I have a Windows-10 machine, on which I've installed a Ubuntu platform, as can be seen in following uname -a result:

Linux DOMINIQUEDS 4.4.0-43-Microsoft #1-Microsoft Wed Dec 31 14:42:53 PST 2014 x86_64 x86_64 x86_64 GNU/Linux

I have some files which contain lots of entries like:

18bd6344        mfc110u!CPtrArray        Size:[1046]
18bd63f4        mfc110u!CPtrArray        Size:[1046]
18bd64a4        mfc110u!CPtrArray        Size:[1046]
18bdcef4        mfc110u!CPtrArray        Size:[4]
18bdcfa4        mfc110u!CPtrArray        Size:[8]
18bdd054        mfc110u!CPtrArray        Size:[49]
18bdd104        mfc110u!CPtrArray        Size:[498]
18bdd1b4        mfc110u!CPtrArray        Size:[498]

The mentioned sizes vary from 1 to many millions, and I'm interested in the larger ones, let's say the ones who contain at least three digits.

I can do this using following regular expression:

grep "Size:\[[0-9][0-9][0-9]" Log1.log // this is working fine

I expected following regular expression to give the same result:

grep "Size:\[[0-9]{3,}" Log1.log

But I get nothing.

I've just verified man grep, and this explanation contains the following:

{n,} The preceding item is matched n or more times.

So why is this not working?

  • 2
    grep "Size:\[[0-9]\{3,\}" Log1.log Jan 19, 2018 at 9:07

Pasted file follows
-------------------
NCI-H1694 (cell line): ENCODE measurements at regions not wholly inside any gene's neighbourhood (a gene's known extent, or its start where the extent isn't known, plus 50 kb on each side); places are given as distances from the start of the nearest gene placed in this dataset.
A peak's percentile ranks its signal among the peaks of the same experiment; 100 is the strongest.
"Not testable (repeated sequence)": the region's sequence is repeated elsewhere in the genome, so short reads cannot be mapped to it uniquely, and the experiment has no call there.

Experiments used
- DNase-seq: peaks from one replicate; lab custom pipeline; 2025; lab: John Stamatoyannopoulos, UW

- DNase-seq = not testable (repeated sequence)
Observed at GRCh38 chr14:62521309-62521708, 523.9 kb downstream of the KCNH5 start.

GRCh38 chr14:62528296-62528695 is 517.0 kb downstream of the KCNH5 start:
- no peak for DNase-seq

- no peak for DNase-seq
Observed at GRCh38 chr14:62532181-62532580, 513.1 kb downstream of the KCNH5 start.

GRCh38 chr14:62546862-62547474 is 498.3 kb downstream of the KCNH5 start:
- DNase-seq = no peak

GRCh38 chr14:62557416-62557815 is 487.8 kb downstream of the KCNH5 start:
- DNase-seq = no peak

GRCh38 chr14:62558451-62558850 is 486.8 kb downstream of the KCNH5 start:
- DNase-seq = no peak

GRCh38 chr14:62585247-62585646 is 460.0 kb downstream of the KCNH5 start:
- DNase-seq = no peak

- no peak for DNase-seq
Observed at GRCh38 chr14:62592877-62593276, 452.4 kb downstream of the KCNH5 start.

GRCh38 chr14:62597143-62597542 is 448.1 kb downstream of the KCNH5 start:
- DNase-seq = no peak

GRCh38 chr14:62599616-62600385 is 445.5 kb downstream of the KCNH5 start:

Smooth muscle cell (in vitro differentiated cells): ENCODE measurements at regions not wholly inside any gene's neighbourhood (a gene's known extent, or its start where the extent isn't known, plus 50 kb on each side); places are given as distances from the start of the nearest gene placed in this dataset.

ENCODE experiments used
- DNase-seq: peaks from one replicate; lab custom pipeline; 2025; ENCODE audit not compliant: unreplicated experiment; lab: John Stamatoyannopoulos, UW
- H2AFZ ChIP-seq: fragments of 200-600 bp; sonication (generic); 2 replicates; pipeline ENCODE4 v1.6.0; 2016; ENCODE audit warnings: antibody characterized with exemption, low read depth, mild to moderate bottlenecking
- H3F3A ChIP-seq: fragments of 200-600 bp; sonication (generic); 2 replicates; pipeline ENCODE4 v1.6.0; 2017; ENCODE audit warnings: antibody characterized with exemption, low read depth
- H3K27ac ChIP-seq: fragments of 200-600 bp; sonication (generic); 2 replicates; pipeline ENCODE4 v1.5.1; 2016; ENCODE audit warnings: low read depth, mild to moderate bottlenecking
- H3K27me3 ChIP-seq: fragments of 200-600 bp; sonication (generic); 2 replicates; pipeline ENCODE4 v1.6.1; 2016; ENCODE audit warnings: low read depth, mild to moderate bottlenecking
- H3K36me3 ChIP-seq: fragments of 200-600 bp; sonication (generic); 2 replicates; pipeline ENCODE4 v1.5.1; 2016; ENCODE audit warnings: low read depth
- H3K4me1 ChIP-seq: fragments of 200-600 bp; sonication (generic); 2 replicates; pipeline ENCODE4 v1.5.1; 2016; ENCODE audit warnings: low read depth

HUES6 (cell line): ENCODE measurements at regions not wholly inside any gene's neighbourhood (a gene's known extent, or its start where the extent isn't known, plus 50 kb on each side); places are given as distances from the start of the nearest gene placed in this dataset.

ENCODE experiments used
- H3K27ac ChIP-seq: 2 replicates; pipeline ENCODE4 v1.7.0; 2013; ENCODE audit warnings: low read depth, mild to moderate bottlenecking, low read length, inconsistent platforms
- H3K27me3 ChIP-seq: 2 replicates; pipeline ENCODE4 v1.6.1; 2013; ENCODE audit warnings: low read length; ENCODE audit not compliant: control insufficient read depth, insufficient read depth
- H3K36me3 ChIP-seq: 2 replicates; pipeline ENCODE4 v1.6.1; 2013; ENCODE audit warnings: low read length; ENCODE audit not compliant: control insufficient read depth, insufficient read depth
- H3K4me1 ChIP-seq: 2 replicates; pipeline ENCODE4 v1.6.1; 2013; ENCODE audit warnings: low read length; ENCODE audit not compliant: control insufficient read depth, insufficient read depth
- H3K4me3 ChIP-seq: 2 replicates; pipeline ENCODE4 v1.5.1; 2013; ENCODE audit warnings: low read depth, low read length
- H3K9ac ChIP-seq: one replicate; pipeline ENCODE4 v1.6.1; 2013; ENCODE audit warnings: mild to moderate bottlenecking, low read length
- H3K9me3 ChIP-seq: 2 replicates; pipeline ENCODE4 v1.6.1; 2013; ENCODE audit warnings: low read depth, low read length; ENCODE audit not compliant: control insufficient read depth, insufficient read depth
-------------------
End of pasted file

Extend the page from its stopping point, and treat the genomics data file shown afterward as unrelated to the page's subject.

• @RomanPerekhrest: please put this as an answer, I'll confirm it immediately. It works as a charm :-)
    – Dominique
    Jan 19, 2018 at 9:14

1 Answer 1


Since it's on Ubuntu, I'm guessing you have GNU grep. The man page also says:

grep understands three different versions of regular expression syntax: “basic” (BRE), “extended” (ERE) and “perl” (PCRE). In GNU grep, there is no difference in available functionality between basic and extended syntaxes. In other implementations, basic regular expressions are less powerful. The following description applies to extended regular expressions; differences for basic regular expressions are summarized afterwards.

And then:

Basic vs Extended Regular Expressions
In basic regular expressions the meta-characters ?, +, {, |, (, and ) lose their special meaning; instead use the backslashed versions \?, \+, \{, \|, \(, and \).

So, you need to either use \{3,\}, or use the -E flag to enable EREs. I'd suggest the latter, since those backslashes everywhere get ugly rather quickly.

  • grep -E "Size:\[[0-9]{3,}" is workin fine indeed, and it looks better than the solution with the backslashes. :-)
    – Dominique
    Jan 19, 2018 at 9:32

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